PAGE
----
Cross-sectional dimensions of the sandwich beams: (a) corrugated core and (b) Y-frame core. (c) The chosen values of face-sheet thickness used in the experimental study. All dimensions are in mm.

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Figure 5

The test fixtures used for (a) simply supported and (b) clamped beams. A sandwich beam with a Y-frame core and absent the back face is shown. All dimensions are in mm.

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Figure 6

Three-point bending responses of simply supported sandwich beams. Sandwich beams with an areal mass m = 9.1 kg/m2 are shown with (a) a corrugated core and (b) a Y-frame core. Likewise, sandwich beams with an areal mass m = 13.8 kg/m2 are shown with (c) a corrugated core and (d) a Y-frame core.

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Figure 7

Three-point bending responses of clamped sandwich beams. Sandwich beams with an areal mass m = 9.1 kg/m2 are shown with (a) a corrugated core and (b) a Y-frame core. Likewise, sandwich beams with an areal mass m = 13.8 kg/m2 are shown with (c) a corrugated core and (d) a Y-frame core.

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Figure 8

Photographs of the simply supported sandwich beams with a corrugated core (m = 13.8 kg/m2 ) (a) with front-and-back faces and (b) without a back face. Deformed finite element meshes of the same sandwich beam (c) with front-and-back faces and (d) without a back face. A side view showing half of the beam and a view of the core deformation at mid-span are given. To clarify the predicted deformation modes, the undeformed (dashed line) and deformed (solid line) cross sections at mid-span are included in Figs. 8(c) and 8(d). The images are for beams loaded to δ = 0.2L and then unloaded.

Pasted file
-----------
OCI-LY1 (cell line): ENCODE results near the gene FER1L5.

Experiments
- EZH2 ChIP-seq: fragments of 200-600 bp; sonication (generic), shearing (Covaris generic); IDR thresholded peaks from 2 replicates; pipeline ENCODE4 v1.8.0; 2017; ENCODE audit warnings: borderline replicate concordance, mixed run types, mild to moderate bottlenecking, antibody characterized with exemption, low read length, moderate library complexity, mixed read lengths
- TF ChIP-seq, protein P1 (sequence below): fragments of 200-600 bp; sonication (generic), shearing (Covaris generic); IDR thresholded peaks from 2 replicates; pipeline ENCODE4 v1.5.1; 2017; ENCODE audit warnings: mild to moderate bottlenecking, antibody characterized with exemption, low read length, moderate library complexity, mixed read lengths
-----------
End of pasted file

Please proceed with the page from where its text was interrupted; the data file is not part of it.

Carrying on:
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Figure 9

Photographs of the simply supported sandwich beams with a Y-frame core (m = 13.8 kg/m2 ) (a) with front-and-back faces and (b) without a back face. Deformed finite element meshes of the same sandwich beam (c) with front-and-back faces and (d) without a back face. A side view showing half of the beam and a view of the core deformation at mid-span are given. To clarify the predicted deformation modes, the undeformed (dashed line) and deformed (solid line) cross sections at mid-span are included in Figs. 9(c) and 9(d). The images are for beams loaded to δ = 0.2L and then unloaded.

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Figure 10

Photographs of the clamped sandwich beams with a corrugated core (m = 13.8 kg/m2 ) (a) with front-and-back faces and (b) without a back face. Deformed finite element meshes of the same sandwich beam (c) with front-and-back faces and (d) without a back face. A side view showing half of the beam and a view of the core deformation at mid-span are given. To clarify the predicted deformation modes, the undeformed (dashed line) and deformed (solid line) cross sections at mid-span are included in Figs. 10(c) and 10(d). The images are for beams loaded to δ = 0.2L and then unloaded.

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Figure 11